WOMEN: Using Female Bodies For Sales and Profit


This article originally appeared in Issue# 37

Dismembered bodies — thighs, breasts, anus lie strewn across the television screen… exotic women drape themselves over leopard-skin rugs seductively beckoning unknown men...

No, these are not scenes of war's carnage or documentaries of women forced into prostitution. This is commercial advertising, reproduced in the hard-hitting documentary, Killing Us Softly, a 20-minute film that is an excellent resource for use by classes or discussion groups that want to explore the impact of advertising images on society's view of women.

As the pictures flash by and the narration by feminist scholar Jean Kilbourne proceeds, a new view of advertising emerges, that of a multi-billion dollar transnational business which makes its profits off the backs of women.

Killing Us Softly pulls no punches. One cringes with recognition at the visually-substantiated premise that advertising systematically, if not always consciously, uses, abuses and betrays women in its efforts to sell products, lifestyles and dominant values.

In a frequently humorous (and therefore digestible) narrative, Dr. Kilbourne demonstrates how the process of becoming adornments for cars, liquor and men turns women into flawless, wrinkleless, odorless and ageless sex objects fragmented into body pans on display. As women grow older, that "status" is then taken away and they are shown as sexless housewives pathologically obsessed with dirty floors and spotted glasses. The options are few. In the process of living, women are made to feel self-conscious and guilty for being real.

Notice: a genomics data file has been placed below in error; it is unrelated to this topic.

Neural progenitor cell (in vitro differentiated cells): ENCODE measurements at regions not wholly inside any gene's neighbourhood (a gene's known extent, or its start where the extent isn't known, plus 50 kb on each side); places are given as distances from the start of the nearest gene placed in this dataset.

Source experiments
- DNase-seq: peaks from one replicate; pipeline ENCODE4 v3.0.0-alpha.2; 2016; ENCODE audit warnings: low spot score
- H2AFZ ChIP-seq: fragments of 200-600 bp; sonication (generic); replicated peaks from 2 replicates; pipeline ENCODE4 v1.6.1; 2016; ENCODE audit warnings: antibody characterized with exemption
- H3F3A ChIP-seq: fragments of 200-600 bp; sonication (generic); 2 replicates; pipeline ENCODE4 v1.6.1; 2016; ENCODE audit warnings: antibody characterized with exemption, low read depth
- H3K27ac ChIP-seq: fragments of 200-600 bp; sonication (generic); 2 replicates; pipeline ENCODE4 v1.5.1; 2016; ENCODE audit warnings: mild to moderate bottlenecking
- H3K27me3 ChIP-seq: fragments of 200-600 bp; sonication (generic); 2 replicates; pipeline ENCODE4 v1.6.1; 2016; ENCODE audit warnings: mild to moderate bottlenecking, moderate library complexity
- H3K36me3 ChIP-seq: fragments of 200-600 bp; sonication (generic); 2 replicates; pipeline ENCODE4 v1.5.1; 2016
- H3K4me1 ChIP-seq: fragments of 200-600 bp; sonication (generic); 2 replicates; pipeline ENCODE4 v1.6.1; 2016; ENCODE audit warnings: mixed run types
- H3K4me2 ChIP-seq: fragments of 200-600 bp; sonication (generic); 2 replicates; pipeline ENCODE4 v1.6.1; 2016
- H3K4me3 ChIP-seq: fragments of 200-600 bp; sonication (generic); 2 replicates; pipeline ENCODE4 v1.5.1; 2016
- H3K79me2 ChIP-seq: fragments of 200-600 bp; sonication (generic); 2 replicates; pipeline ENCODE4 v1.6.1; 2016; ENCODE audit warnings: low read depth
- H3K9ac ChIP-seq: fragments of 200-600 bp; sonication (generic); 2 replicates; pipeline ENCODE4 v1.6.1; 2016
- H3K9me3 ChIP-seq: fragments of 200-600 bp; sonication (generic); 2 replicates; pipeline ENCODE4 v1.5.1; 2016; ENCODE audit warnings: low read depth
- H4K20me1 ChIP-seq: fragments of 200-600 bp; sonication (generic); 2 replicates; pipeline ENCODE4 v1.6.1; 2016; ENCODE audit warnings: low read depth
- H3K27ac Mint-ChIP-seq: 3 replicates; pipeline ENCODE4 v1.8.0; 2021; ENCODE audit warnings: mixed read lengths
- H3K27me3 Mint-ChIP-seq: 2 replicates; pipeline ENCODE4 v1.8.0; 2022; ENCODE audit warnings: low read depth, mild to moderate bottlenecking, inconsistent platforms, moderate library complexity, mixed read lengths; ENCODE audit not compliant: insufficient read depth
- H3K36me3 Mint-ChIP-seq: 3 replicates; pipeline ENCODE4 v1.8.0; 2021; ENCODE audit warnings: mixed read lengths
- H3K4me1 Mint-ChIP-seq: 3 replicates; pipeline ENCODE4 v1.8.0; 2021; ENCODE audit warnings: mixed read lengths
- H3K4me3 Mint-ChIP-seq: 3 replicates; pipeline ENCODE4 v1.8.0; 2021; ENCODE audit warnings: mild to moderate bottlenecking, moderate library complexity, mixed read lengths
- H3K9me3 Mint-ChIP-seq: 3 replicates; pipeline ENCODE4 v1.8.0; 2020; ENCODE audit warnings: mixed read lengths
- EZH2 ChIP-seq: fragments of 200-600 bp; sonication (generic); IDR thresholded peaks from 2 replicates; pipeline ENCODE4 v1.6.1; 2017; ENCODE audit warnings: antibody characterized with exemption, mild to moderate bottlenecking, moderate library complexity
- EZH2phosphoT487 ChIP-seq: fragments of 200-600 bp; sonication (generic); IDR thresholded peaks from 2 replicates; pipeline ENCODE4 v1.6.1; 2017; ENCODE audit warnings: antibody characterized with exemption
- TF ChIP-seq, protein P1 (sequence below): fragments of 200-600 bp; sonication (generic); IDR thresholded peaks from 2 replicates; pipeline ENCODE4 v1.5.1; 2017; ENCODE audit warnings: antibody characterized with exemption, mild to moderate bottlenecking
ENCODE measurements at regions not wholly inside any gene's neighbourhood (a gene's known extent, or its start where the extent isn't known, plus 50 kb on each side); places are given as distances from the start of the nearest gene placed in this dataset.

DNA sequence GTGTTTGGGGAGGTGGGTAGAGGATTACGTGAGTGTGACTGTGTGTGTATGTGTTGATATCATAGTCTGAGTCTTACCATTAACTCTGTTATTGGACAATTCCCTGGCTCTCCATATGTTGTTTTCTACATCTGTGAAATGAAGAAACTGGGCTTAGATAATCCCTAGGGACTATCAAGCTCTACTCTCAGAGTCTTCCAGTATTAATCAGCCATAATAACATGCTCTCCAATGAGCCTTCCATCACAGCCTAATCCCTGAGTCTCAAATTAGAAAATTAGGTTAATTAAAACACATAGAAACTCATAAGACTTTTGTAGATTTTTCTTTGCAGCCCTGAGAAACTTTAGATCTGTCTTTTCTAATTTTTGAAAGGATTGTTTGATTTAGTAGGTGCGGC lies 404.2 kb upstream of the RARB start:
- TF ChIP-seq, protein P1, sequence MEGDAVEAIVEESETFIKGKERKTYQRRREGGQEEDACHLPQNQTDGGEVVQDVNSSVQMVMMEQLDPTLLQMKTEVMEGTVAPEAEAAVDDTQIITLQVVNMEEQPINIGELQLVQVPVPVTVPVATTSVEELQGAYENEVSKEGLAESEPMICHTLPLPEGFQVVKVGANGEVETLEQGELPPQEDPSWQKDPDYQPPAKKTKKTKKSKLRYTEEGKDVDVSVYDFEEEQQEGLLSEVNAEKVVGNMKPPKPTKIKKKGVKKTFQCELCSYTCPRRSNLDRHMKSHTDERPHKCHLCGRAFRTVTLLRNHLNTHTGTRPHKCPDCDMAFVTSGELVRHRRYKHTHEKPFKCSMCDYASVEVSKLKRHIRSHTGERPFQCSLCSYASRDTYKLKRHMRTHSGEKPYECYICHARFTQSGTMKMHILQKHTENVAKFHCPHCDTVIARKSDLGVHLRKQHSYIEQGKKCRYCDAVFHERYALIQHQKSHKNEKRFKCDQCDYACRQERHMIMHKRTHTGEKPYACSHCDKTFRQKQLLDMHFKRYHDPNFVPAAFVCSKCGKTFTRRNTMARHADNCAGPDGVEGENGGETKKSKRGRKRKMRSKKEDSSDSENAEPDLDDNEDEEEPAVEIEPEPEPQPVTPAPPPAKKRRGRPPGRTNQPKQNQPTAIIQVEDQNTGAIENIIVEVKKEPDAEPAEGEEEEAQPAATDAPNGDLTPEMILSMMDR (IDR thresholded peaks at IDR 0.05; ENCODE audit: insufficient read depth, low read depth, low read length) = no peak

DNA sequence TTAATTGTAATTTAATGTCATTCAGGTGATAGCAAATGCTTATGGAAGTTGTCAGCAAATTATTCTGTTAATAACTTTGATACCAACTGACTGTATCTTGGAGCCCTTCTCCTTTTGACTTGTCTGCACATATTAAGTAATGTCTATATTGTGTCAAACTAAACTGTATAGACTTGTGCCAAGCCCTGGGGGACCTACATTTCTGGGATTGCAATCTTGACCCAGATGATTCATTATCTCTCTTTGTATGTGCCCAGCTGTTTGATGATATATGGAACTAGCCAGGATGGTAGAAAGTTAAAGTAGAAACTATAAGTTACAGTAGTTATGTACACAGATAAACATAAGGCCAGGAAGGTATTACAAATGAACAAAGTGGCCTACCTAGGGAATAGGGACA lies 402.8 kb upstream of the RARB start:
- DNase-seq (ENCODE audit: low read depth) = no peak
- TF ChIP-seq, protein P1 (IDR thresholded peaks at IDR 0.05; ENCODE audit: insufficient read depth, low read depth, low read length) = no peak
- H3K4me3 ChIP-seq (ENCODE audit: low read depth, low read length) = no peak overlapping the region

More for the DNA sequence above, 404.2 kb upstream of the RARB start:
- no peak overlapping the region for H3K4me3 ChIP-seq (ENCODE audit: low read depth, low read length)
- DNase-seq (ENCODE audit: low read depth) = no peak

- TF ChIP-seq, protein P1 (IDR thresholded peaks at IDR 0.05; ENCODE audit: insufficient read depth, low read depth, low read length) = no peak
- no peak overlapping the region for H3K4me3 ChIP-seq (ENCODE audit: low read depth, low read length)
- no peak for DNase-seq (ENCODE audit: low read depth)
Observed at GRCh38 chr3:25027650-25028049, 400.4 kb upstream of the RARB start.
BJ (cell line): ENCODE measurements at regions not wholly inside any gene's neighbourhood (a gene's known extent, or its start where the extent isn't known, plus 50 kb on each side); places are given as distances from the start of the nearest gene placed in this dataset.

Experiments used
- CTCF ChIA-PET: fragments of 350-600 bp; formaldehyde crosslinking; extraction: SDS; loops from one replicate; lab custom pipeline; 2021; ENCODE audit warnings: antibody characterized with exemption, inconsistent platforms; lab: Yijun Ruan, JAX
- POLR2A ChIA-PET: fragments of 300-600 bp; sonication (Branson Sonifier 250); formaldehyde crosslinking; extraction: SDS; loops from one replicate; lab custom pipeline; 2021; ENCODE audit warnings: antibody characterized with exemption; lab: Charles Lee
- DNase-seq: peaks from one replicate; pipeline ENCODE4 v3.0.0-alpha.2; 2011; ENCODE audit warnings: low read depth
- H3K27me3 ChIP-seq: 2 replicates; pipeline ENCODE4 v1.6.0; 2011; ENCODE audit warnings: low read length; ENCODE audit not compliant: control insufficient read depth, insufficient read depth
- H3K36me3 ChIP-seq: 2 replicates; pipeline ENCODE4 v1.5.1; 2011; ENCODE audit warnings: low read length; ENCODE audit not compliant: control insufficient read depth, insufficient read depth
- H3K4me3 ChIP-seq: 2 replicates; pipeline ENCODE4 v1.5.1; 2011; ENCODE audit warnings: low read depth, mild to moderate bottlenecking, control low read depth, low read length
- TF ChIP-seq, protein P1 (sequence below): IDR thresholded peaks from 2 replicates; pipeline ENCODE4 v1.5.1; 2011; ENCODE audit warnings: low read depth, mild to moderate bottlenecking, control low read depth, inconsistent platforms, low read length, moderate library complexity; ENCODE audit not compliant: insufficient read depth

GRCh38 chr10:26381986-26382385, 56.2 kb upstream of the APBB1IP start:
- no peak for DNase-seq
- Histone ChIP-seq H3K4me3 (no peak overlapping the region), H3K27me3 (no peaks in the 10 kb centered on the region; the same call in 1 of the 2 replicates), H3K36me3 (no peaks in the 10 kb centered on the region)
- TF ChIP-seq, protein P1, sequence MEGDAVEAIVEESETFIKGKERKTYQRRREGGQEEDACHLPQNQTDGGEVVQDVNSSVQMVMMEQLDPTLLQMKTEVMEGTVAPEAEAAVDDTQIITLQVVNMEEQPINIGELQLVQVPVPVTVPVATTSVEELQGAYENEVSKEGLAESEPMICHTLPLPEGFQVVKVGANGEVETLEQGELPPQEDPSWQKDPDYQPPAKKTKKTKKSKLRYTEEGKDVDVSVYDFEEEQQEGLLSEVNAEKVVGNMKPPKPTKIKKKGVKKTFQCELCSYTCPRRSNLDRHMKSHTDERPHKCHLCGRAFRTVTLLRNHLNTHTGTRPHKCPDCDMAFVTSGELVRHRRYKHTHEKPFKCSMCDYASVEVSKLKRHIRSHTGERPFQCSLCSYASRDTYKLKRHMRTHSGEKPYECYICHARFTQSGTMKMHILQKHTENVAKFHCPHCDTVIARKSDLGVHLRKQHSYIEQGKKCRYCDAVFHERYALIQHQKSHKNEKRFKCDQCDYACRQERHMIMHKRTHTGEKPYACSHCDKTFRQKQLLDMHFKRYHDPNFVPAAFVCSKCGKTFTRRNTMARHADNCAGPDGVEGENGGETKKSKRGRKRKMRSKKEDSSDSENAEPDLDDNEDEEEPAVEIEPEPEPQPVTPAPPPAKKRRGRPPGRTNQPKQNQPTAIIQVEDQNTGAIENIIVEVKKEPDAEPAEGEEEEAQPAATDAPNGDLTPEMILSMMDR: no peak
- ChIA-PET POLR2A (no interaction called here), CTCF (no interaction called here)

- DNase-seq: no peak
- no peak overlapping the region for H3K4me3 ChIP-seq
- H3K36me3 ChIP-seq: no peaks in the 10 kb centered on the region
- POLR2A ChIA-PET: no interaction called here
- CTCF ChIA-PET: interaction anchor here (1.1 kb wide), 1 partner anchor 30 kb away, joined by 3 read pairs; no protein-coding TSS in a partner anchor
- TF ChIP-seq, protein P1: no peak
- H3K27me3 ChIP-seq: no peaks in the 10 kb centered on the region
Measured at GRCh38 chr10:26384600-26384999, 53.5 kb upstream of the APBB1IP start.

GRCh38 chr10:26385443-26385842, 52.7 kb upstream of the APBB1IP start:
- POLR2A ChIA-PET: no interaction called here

The film often leaves its viewers in silence. Many of my university students, particularly the women, have a difficult time articulating their new awareness of what had previously been considered a seemingly innocuous but ubiquitous element of their every day environment. For the first time, they take advertising seriously. Once the silence is broken, anger often replaces it - an anger that becomes rage at the sexual objectification of young girls at a time of epidemic child abuse, at the economic and sexual exploitation of women from all races and all ages.

When using Killing Us Softly in a classroom or discussion group setting, it's important to guard against dismissing its premise as the interesting but "eccentric" interpretation of a single scholar. Supplementary readings (for example Erving Goffman's Gender Advertisements) add legitimacy and support to Kilbourne's approach. It also strengthens the impact of the film's message if viewers examine ads from different media during the following weeks in order to sharpen their own critical skills and internalize an analytic approach to media imagery.

Although it portrays victimization, the film itself is a tool for empowerment. Challenging the dissected images of advertising's females is the first step towards creating whole images of womanhood.

Author Bio: 

Laurien Alexandre is vice chancellor for university academic affairs for the Antioch University System. A former journalism and media teacher, she lives in Los Angeles.